Chapter 11 is on “Growth and Change,” and chapter 12 deals with the global economy. Both chapters make interesting reading, especially for students at graduate and postgraduate levels who can connect the contents of these chapters with their textbooks and find a new source of knowledge. The readers must thank Professor Kurien for these two excellent expositions on the core of economic analysis.
Part 3 of the book is devoted to a brief analytical sketch of the Indian economy. It begins with the evolution of the Indian economy in the pre-independence period under colonial rule. In chapter 14, Professor Kurien analyses the economic development of India in the decades after Independence through an academic transect walk. Having been a ringside observer of changes during these seven decades, he provides a succinct capsule of the same. After the discussion on the initial four decades, he reaches the milestone of 1991 and the following decades. He highlights the issue of increasing inequalities, especially the widening gap between economic groups at the extreme ends, following the changes in policy after 1991. He indirectly hints at policy lapses during the recent two decades. He concludes the penultimate chapter on policy analysis in the following way:
We have seen that the present phase of global capitalism is one that has lost its productive thrust, but one that enables an increasingly small segment of the population at the top to accumulate wealth through transaction activities. The majority of human beings, in rich and poor countries alike, are losing opportunities to make a decent living, their conditions at best becoming “increasingly less intolerable” as a writer has so tellingly expressed it. Do we leave it at that, or explore the possibilities of alternatives to capitalism, both those that have been tried out and those towards which some steps can be taken? (p. 220)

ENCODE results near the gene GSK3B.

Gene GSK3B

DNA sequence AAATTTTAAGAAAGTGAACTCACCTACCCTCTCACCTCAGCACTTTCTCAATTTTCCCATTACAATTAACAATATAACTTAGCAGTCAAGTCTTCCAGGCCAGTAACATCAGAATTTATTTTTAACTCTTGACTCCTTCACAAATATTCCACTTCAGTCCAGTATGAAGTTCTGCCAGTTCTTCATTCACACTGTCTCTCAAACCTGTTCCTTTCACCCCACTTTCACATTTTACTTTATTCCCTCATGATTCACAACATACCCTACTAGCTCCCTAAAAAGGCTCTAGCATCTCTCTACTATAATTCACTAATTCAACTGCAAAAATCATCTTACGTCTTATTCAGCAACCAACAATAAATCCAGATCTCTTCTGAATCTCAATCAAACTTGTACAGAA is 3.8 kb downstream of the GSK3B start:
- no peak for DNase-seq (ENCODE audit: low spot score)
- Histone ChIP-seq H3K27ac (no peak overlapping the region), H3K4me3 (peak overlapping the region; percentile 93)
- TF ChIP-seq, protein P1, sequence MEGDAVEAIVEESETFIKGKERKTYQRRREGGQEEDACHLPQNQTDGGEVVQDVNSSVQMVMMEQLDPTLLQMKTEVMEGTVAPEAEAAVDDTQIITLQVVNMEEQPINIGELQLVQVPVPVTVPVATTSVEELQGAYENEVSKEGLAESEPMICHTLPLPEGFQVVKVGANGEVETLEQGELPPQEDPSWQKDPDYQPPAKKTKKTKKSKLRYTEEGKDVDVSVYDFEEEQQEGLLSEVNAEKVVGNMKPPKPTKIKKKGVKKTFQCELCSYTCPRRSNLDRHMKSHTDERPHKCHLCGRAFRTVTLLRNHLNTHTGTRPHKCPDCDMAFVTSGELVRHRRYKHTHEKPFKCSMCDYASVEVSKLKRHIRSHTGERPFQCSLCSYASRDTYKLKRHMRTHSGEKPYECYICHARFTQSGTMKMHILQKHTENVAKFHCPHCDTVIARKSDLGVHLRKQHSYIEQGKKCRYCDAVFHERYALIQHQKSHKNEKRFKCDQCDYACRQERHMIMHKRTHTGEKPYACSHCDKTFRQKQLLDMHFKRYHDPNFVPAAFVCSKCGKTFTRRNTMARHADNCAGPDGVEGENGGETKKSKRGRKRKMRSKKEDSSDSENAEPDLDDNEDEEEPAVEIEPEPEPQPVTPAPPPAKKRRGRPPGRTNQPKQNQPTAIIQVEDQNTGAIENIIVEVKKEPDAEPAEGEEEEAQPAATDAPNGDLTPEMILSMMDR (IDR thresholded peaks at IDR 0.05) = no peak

In the conclusion of chapter 16, Kurien discusses economic institutions beyond capitalism. After providing a brief overview of present-day capitalism, he traces its role in changing systems through “capitalist universalism versus nationalist particularism” (p. 224). For example, in the present scenario, nation-states want to protect the employment opportunities of their citizens from migrants while capitalists invest their capital in the developing nations to enhance their profits, which are then transferred to the nation of origin. He moves on to the Constitution of India and its Directive Principles after a general discussion on socialism and the changes it underwent in many nations. The word “socialist” was added to the Preamble of the Indian Constitution in 1976, thereby committing to a socialistic pattern of development. However, policy steps taken in the decade of the 1990s and thereafter were far removed from the core spirit of this word.
Economics is an evolving discipline, and Professor Kurien’s book provokes us to think afresh about the role of economics in analysing real-life issues. If economics is to contribute to human welfare, economists must make efforts to understand the broader principles of social sciences. In this effort, the present book by Professor Kurien, one of the giants of our time in the field of economics in India, is essential reading.